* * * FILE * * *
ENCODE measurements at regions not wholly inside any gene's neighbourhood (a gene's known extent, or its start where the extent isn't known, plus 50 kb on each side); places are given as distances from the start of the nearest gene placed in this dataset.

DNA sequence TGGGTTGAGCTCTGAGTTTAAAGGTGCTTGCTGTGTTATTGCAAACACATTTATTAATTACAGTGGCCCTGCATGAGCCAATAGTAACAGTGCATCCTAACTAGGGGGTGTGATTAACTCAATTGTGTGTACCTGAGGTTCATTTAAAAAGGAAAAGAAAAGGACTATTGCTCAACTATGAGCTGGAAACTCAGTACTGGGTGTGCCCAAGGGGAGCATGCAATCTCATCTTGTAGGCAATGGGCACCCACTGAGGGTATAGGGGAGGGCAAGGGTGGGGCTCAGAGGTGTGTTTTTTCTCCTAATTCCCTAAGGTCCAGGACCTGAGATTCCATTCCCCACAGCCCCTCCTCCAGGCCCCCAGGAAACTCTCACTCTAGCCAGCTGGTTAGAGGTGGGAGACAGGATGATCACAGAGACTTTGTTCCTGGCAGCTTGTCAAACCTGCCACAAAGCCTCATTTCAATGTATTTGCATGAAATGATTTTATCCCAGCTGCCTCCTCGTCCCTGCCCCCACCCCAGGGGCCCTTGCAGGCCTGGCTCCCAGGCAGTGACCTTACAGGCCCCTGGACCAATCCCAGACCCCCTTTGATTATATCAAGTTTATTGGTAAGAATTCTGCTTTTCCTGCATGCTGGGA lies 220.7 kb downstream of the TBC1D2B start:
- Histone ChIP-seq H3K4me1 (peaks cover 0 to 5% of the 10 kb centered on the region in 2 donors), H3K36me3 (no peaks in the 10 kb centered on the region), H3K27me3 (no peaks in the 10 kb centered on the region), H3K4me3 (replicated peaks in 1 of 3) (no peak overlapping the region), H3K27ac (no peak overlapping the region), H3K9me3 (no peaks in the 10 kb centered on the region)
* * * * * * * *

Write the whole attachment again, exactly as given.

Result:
ENCODE measurements at regions not wholly inside any gene's neighbourhood (a gene's known extent, or its start where the extent isn't known, plus 50 kb on each side); places are given as distances from the start of the nearest gene placed in this dataset.

DNA sequence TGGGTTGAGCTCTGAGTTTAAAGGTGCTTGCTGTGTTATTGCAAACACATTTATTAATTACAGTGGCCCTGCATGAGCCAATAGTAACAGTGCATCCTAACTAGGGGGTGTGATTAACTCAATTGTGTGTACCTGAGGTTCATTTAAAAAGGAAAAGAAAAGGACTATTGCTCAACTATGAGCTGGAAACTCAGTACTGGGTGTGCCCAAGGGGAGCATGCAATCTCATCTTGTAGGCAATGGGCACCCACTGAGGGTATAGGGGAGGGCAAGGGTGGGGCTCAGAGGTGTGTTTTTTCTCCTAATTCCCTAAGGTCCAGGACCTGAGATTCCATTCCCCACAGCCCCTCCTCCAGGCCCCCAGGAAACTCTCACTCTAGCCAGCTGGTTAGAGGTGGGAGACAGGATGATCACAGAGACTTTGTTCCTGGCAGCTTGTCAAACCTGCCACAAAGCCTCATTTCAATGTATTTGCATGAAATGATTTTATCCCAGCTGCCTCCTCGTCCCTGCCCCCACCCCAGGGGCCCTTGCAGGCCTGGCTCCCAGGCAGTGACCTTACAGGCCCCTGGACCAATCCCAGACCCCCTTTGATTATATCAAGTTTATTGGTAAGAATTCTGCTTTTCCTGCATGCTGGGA lies 220.7 kb downstream of the TBC1D2B start:
- Histone ChIP-seq H3K4me1 (peaks cover 0 to 5% of the 10 kb centered on the region in 2 donors), H3K36me3 (no peaks in the 10 kb centered on the region), H3K27me3 (no peaks in the 10 kb centered on the region), H3K4me3 (replicated peaks in 1 of 3) (no peak overlapping the region), H3K27ac (no peak overlapping the region), H3K9me3 (no peaks in the 10 kb centered on the region)